A History of Magic: Zatanna: The Mistress of Magic

Zatanna, the world’s greatest magician, is called in by local police in San Francisco to consult on a grisly crime scene. Someone is making a move on the underworld, several local crime bosses are dead, and the mutated bodies left behind point to magic being involved. A dangerous mystic who traffics in souls wants to expand his empire and the only person able to stop him is Zatanna.

Zatanna Zatara is a character who has been around since the 1960s, but this is the first time she’s had an ongoing series. The writer, Paul Dini, is well known as being a big fan of the character and his wife, Misty Lee, bears an uncanny resemblance to the character, as she is a stage magician who has been known to wear a top hat. In 2004, Zatanna gained more prominence in the DC universe as part of the Identity Crisis mini-series and since then has appeared as part of the Justice League and occasionally in Detective Comics alongside Batman. She has featured in the animated Justice League series and has been a recurring character in the last three seasons of Smallville.

Magic based characters often bounce around the DC universe with cameos in other comics or they feature as part of a larger group, such as the Justice League. Any ongoing series, such as Madame Xanadu and Constantine, tend to be more suited for mature audiences and the Vertigo imprint, given the subject matter. These comics usually involve people wielding magic in fairly unpleasant and inventive ways and the titular character trying to stop them. When they are in the mainstream universe these comics walk a fine line between adult content and something suitable for a wider audience. After reading the first volume of Zatanna I think some of the stories have lost their punch because they spend so much time straddling that difficult line, trying to be serious and funny at the same time.

In the first couple of pages Zatanna visits a crime scene that obviously involved some magic, as the dead bodies have been transformed into various animals and substances. It’s fairly grisly in places with some eviscerated bodies, and yet despite the visuals the dialogue is exposition heavy and simplistic and designed to lead you by the nose. I appreciate the need to introduce the character and set up the series for a new audience, but Dini’s writing does not seem to be on par. His run on Detective Comics were some of the best done-in-one stories that I’ve read, and his obvious love of Zatanna meant I had high expectations. I thought he would have come up with something extraordinary and an inventive way of laying the foundation and setting the scene, but that was not the case. I think this first trade is a good start but it is a little uneven.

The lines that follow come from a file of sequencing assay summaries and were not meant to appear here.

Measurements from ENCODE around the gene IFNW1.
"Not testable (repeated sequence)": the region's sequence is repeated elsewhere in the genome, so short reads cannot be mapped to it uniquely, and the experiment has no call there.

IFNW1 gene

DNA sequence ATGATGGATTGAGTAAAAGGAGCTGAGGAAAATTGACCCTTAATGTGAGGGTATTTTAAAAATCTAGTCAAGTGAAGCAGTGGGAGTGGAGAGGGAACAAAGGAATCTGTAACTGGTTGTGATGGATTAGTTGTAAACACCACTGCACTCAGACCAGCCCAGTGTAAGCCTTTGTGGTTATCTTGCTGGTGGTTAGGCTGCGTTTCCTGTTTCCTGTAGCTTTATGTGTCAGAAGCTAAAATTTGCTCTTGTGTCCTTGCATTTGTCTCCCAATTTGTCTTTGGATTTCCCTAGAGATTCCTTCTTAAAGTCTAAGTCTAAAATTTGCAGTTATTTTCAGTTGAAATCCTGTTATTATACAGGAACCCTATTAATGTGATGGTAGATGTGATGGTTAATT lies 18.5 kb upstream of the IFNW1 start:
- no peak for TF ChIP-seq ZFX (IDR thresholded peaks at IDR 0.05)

In the story Zatanna soon uncovers who is behind the murders: a dangerous mystic known as Brother Night. She seeks him out in his own domain and warns Brother Night about stepping foot into the human world again. She does so knowing that his kind do not scare easily and that a confrontation will happen at some point. Rather than face her directly, Brother Night calls in help from other people and it escalates from there. The conclusion of this story felt a bit flat, but it did help establish the character, display her powers and explain her heritage for those who are not familiar with Zatanna. The second half of the trade was more engaging and it was a much more personal story in some ways. It showed that for all of her power, Zatanna needs help from other people from time to time. It showed her vulnerability and also her loneliness, which could explain why she was so easily duped.

There are lots of nods to other characters in the DC universe in this first volume, but it doesn’t detract from the story if you are not familiar with them. It is also a standalone title and does not have any crossover issues, so it can be read independently of any other DC titles. The artwork throughout is incredibly strong and the colours really help bring the pages to life.

Zatanna is a fun adventure comic for those who like magic based characters and mystical battles. The stories have adult themes and some of the scenes do not make it suitable for a younger audience, but it’s still a fairly light and entertaining read with a strong female lead character which is a rarity these days.

Stephen Aryan is a lifelong fan of comics, science fiction and fantasy. He co-hosts the Comic Book Outsiders podcast and writes fantasy and comic book reviews at Walker of Worlds.


Back to the top of the page


This post is closed for comments.

Our Privacy Notice has been updated to explain how we use cookies, which you accept by continuing to use this website. To withdraw your consent, see Your Choices.